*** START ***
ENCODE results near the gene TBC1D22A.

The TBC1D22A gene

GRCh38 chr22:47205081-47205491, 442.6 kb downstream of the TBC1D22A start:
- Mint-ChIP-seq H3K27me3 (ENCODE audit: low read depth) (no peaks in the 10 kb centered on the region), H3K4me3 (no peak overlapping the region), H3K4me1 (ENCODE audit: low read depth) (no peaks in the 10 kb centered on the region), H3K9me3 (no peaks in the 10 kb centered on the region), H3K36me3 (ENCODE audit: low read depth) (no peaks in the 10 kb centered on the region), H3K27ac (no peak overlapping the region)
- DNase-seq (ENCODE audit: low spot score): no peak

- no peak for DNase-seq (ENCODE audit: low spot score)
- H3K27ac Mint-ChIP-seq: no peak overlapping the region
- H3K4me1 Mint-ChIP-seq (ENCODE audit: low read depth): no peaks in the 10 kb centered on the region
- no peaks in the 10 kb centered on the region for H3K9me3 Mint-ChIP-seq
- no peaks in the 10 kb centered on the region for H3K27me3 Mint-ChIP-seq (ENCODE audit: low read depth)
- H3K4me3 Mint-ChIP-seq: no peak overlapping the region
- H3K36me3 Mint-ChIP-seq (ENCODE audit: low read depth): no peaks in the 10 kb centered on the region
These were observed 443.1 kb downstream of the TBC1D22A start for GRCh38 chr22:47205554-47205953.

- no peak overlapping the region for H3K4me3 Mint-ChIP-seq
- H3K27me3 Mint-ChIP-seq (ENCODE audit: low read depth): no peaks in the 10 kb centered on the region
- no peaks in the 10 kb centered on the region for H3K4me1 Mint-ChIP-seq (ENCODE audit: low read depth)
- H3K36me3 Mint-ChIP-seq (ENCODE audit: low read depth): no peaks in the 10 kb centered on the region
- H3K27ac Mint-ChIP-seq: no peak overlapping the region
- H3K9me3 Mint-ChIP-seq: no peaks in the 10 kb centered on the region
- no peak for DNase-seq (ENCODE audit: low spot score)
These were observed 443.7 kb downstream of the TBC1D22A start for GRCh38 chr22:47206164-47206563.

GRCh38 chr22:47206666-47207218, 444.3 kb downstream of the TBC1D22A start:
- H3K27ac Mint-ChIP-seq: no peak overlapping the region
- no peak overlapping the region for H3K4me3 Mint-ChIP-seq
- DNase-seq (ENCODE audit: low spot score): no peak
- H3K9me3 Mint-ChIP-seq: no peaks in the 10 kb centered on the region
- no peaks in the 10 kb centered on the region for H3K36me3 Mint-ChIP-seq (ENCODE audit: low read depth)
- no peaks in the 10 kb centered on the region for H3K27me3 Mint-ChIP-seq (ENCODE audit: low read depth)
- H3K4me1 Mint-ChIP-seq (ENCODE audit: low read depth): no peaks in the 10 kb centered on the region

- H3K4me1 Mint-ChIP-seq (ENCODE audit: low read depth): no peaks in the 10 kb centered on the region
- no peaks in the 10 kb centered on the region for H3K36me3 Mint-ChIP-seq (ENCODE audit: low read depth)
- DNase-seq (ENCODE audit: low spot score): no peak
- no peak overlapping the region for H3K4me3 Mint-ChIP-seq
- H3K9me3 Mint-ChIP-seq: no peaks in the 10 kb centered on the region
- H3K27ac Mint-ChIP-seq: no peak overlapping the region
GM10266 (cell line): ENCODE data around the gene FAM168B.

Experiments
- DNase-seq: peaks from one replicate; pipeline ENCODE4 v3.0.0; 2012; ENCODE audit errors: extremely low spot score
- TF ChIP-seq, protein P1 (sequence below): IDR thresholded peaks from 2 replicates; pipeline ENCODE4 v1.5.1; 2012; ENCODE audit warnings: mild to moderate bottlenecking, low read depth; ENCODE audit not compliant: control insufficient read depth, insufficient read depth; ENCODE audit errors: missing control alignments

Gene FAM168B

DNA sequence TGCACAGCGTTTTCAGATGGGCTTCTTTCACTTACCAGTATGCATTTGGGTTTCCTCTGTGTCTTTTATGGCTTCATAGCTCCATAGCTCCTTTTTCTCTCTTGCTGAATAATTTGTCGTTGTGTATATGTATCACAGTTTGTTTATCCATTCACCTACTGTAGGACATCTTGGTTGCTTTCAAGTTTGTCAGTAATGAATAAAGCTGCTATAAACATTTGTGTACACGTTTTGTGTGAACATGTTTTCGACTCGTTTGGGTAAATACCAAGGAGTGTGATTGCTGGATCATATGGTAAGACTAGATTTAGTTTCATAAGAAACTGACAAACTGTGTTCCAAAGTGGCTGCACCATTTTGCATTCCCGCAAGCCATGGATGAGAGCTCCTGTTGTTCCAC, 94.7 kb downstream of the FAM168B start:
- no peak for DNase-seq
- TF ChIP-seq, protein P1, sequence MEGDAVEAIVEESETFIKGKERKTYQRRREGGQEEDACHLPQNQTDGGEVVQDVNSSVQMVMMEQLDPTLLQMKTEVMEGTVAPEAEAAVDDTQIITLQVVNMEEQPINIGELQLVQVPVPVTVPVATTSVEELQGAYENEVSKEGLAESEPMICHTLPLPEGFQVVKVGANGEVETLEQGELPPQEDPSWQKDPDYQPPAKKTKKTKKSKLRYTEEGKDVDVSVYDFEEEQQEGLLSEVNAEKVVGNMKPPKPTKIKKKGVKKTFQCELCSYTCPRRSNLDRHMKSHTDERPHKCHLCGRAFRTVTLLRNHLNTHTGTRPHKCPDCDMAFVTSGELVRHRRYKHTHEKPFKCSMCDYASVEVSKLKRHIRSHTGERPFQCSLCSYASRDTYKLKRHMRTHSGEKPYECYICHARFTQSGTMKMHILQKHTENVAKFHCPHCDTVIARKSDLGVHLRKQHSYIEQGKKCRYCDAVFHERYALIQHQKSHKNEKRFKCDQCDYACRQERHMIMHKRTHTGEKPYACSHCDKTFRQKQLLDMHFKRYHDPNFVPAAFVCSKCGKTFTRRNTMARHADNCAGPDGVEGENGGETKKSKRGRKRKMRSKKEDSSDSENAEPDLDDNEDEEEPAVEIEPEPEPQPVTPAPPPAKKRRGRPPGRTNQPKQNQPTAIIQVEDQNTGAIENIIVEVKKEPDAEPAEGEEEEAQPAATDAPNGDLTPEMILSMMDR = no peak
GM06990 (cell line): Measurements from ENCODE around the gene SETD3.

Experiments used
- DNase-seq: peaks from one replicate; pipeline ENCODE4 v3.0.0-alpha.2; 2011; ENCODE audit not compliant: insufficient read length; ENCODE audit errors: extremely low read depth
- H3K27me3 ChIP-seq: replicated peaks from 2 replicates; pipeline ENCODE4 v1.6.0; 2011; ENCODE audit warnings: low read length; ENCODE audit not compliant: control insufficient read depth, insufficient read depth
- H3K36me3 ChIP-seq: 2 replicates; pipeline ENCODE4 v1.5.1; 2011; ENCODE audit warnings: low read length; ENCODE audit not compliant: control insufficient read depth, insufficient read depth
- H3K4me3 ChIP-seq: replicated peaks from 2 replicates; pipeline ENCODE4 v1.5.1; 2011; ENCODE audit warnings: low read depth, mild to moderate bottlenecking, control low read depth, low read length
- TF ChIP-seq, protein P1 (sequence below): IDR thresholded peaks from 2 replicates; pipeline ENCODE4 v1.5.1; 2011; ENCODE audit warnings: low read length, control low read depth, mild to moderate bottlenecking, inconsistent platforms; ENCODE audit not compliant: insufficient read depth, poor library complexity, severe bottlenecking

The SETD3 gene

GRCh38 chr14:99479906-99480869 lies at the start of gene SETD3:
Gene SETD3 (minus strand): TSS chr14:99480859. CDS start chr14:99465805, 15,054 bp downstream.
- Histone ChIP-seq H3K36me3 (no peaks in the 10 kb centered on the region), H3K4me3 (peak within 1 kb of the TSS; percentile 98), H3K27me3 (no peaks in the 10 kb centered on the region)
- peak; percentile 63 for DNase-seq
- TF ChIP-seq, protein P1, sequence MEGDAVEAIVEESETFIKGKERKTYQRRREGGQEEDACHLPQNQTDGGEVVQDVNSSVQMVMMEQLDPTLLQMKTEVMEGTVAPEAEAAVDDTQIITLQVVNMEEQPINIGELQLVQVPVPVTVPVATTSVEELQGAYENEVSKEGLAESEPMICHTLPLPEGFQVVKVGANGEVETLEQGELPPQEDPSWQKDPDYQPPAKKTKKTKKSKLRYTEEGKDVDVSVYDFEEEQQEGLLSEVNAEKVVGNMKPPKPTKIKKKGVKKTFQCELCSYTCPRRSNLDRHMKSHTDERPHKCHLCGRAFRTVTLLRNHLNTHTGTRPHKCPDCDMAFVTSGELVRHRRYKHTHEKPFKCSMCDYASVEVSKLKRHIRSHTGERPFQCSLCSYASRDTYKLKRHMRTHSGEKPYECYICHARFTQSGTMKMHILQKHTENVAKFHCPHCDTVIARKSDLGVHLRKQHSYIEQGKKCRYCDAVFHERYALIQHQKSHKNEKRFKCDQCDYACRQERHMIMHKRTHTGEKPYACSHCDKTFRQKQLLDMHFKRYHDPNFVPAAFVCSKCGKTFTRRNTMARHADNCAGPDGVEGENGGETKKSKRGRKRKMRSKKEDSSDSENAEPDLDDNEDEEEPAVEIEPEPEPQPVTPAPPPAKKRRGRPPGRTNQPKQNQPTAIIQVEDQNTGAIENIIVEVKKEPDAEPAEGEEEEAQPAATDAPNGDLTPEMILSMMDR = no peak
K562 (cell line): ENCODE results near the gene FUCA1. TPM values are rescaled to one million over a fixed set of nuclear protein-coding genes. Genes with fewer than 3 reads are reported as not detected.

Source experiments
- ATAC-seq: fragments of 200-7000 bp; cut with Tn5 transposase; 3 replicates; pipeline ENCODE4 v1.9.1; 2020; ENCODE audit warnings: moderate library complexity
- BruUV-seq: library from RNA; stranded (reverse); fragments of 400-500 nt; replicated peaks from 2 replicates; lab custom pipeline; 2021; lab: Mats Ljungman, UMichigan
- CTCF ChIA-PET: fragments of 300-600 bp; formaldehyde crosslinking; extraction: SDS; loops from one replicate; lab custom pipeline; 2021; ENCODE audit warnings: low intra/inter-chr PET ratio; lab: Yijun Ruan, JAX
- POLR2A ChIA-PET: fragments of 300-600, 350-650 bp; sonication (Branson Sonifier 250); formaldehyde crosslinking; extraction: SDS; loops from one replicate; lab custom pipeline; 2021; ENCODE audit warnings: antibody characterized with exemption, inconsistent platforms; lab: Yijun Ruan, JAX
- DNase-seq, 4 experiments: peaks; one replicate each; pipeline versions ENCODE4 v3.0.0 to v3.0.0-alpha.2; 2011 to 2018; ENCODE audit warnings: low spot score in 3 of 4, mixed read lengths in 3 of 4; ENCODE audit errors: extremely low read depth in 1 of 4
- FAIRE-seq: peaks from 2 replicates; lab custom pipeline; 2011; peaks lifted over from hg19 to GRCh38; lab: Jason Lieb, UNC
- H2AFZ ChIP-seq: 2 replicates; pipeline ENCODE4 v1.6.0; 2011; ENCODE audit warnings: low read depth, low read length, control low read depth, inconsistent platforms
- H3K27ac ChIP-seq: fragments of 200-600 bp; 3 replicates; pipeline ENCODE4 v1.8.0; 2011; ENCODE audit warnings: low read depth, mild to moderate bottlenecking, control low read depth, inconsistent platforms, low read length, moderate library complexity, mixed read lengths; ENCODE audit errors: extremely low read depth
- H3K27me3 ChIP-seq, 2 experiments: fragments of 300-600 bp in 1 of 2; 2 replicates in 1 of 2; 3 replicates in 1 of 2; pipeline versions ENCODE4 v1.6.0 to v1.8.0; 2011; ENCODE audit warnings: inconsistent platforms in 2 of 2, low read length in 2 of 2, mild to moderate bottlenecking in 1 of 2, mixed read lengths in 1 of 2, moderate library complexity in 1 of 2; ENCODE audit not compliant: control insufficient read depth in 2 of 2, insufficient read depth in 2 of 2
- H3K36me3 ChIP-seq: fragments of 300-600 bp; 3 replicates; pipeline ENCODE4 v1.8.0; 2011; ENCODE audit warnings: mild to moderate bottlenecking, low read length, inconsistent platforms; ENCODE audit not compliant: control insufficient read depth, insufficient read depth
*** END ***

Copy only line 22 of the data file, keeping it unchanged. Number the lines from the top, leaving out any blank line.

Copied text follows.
GRCh38 chr22:47206666-47207218, 444.3 kb downstream of the TBC1D22A start: